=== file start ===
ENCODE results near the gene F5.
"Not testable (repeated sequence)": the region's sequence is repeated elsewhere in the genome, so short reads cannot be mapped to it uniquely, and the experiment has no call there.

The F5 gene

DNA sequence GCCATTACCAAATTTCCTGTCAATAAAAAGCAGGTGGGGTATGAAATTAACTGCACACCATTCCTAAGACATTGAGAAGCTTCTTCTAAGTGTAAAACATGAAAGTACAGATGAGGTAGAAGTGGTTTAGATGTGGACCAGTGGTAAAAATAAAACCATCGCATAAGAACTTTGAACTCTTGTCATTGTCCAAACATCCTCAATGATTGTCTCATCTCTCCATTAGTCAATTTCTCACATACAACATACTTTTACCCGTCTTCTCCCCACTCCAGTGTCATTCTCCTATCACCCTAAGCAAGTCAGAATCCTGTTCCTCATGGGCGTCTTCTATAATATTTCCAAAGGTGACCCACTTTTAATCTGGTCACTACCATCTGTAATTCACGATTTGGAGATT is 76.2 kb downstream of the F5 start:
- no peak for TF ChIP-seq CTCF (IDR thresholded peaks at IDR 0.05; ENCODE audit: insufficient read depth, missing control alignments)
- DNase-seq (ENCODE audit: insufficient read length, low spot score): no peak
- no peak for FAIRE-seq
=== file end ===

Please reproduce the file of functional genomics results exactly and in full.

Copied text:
ENCODE results near the gene F5.
"Not testable (repeated sequence)": the region's sequence is repeated elsewhere in the genome, so short reads cannot be mapped to it uniquely, and the experiment has no call there.

The F5 gene

DNA sequence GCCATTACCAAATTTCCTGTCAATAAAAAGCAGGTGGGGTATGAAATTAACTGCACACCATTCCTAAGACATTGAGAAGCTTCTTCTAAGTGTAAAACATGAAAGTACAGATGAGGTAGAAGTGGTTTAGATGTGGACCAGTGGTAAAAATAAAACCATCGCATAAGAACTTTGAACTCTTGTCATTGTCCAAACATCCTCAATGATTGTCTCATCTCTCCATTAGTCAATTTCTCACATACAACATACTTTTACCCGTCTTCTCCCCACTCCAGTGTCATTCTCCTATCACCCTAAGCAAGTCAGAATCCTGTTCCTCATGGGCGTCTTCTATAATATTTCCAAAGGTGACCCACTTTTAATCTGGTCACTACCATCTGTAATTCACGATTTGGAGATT is 76.2 kb downstream of the F5 start:
- no peak for TF ChIP-seq CTCF (IDR thresholded peaks at IDR 0.05; ENCODE audit: insufficient read depth, missing control alignments)
- DNase-seq (ENCODE audit: insufficient read length, low spot score): no peak
- no peak for FAIRE-seq